Dinner out with the ladies was, as usual, healing. There is nothing like meeting with people who are in the same type of condition as you are. The conversation was a little stilted at first, we seemed to be skirting around why we meet. Fact is, under any other circumstances we would never have met, we are a diverse group with little in common. But we did, because of death and loss, and because of our need to find some sort of light to guide us out of the darkness.
Consequently, our fluffy conversations don’t flow. We can’t talk with ease about the little stuff because we don’t share the same values or priorities. So we met and tried small talk but it just fell into silence until someone commented on a milestone or accomplishment and we slid into harmony again. Then the chatter began. I think at this point this is when we advance this specific friendship. Like the friends you make at work, you have work in common; and the friends you make at the hockey arena when you’re watching your kids play hockey – you have hockey and kids in common. We have deceased husbands, it may sound ghoulish, but it isn’t. We have a common loss. Talking about it helps.
For me, I usually have specific questions I want to ask. I need to normalize the things I am experiencing, thinking or feeling. And these meetings help, for the most part I leave feeling relieved. I get the chance to ask, ‘am I odd, or has anyone else noticed …’ and ending that question with whatever is bothering me. I may not get the response I want, but I definitely do get feedback that is informed, practical and sympathetic.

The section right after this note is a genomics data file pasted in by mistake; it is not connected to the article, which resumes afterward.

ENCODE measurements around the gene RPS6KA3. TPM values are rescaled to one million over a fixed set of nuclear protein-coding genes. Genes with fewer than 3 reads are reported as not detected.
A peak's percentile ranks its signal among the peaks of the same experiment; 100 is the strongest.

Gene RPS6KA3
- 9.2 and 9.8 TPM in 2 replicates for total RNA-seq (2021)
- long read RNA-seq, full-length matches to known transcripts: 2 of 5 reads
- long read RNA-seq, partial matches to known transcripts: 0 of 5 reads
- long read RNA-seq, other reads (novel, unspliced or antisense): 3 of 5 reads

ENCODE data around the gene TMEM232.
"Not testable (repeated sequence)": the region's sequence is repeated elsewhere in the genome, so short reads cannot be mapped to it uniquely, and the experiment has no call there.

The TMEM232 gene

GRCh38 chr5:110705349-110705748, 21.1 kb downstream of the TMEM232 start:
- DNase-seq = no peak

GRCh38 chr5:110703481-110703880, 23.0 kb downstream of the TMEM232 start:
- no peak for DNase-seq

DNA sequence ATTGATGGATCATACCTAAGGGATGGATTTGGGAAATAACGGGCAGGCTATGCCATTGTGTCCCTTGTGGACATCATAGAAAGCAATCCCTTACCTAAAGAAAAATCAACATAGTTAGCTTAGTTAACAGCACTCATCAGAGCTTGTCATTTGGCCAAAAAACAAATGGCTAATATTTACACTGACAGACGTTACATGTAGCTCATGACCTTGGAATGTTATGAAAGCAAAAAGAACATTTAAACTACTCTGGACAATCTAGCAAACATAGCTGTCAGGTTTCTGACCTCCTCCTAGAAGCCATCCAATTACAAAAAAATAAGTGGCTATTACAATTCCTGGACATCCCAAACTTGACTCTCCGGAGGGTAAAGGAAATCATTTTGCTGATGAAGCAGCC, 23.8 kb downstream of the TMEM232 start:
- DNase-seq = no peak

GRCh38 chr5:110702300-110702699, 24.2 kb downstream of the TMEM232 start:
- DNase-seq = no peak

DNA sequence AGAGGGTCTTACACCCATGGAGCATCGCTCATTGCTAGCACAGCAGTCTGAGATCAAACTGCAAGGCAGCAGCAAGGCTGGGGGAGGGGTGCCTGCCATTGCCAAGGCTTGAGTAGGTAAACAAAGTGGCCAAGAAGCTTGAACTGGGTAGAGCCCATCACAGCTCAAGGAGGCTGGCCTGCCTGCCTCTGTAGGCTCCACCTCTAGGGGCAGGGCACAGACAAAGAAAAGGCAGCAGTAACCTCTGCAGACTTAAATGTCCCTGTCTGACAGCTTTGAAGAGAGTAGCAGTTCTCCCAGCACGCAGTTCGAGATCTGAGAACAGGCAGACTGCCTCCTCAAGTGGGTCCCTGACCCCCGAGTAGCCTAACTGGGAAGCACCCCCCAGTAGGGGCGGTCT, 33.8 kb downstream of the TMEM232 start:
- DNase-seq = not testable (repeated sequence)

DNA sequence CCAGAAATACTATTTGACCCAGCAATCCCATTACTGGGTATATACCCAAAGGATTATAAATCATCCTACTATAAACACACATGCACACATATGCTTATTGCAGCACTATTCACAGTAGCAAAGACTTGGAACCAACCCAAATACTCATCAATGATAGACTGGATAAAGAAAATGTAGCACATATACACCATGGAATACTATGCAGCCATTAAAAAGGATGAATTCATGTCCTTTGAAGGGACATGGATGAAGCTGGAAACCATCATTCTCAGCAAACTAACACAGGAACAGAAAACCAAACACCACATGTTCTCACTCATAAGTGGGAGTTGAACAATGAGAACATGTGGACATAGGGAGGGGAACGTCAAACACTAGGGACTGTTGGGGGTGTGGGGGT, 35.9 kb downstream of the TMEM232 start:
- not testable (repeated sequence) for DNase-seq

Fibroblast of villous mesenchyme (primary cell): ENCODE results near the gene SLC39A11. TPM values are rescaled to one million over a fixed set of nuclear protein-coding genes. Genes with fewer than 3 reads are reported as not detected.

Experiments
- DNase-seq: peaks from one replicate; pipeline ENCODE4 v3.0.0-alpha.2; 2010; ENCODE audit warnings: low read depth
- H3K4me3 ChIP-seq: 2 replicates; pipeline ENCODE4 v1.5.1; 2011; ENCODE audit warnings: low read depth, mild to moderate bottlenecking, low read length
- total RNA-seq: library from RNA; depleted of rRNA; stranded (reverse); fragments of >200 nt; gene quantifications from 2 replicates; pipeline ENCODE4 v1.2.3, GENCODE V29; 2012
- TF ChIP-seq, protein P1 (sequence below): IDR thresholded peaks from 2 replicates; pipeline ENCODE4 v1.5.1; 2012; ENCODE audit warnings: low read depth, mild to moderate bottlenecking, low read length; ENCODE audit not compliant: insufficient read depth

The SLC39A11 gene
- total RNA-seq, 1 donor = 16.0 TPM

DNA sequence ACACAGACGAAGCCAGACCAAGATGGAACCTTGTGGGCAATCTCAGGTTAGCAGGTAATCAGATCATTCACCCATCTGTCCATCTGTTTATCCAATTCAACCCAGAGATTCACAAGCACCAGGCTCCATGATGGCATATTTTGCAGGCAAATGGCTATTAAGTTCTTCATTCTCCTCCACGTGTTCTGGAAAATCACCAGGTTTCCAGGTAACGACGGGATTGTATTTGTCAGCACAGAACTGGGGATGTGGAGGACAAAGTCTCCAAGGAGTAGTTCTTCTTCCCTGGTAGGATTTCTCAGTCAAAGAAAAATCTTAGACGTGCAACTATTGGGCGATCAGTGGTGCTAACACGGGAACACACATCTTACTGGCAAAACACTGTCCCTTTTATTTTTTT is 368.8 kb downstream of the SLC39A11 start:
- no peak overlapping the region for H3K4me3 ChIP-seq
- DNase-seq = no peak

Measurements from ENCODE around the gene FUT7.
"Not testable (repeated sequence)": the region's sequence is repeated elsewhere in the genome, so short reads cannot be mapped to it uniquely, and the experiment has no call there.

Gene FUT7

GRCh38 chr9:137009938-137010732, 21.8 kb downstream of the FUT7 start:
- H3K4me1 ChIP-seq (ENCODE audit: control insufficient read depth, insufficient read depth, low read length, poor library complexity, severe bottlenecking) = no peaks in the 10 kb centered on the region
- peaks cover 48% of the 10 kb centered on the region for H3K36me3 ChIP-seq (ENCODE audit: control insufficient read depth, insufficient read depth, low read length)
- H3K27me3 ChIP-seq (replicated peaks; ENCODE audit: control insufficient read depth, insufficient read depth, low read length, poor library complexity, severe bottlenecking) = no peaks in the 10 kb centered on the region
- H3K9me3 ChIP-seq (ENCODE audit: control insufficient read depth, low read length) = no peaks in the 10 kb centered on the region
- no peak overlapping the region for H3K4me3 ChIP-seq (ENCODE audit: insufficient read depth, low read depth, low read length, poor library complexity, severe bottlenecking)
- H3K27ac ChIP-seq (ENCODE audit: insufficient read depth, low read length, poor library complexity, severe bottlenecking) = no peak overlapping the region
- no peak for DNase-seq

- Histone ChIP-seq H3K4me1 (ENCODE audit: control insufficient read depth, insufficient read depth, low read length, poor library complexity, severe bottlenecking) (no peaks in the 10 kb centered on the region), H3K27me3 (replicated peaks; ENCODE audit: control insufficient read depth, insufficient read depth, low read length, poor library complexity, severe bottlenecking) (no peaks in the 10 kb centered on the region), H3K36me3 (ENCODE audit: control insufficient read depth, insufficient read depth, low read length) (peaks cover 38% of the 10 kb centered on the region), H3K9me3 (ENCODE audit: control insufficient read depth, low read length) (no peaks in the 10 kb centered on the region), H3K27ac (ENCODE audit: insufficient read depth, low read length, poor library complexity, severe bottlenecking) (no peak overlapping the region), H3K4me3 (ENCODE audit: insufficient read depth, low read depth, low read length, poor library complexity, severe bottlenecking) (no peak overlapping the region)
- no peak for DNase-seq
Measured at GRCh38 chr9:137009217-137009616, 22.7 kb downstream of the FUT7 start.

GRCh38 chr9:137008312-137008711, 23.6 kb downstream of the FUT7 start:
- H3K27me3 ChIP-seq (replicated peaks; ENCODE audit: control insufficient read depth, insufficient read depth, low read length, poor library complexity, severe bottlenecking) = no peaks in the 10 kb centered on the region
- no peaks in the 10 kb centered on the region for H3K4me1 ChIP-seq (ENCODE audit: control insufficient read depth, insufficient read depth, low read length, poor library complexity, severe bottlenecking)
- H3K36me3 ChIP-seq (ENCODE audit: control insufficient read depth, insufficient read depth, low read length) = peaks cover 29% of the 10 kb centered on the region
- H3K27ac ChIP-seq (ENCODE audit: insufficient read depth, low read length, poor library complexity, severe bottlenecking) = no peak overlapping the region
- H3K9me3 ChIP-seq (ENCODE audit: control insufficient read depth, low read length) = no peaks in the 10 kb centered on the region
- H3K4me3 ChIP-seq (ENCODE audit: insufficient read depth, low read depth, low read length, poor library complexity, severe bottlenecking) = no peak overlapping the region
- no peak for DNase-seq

Looking back, it was a good thing all those months ago attending that grief group. The strangers that I met there have now become an important part of my safety net, and I hope that they feel the same way about me.
Dinner out with the grief group ladies again last night. Nice meal and no shortage of conversation. It ended with us all reflecting on where we were in life through no choice we had individually made. The reality is that we have started to come out the other side. Friends and family around each of us has too. But, and that word was accompanied by a heavy sigh, those around us, particularly those in our circle of friends, have yet to travel this path.
i was pretty much the first in my social group to have a spouse die. Oh sure, we all have lost parents by now, but spouses – no. Likewise for my lady friends. We talked about that, and how arbitrary life is. Then one in the group made the observation that once you can wrap your mind around the fact that you are really and truly alone, then there are occasions when you are okay with not having to consult, worry or limit your actions or activities because of other commitments. But more bluntly – if I wanted to go to bingo every night there is no one to stop me. This can be a good thing and a bad thing, no? (And, for the record, I don’t go to bingo every night!)
Let’s face it, it is hard to find an upside when you have lost the love of your life, but you have to look for something. For us, the four of us that met for dinner, we all appreciate the fact that we had good relationships that endured. We had spouses that left us in a position to have a decent quality of life. We have family and friends that stepped up to the plate and helped fill the void. Things that are important and that many others will never have.
We booked our next meal out for mid-September and I think we even identified a theme: what difficulties we faced and how we coped, and can that information benefit others. We could talk about that, or we may just talk about the Olympics. It’s something to look forward to.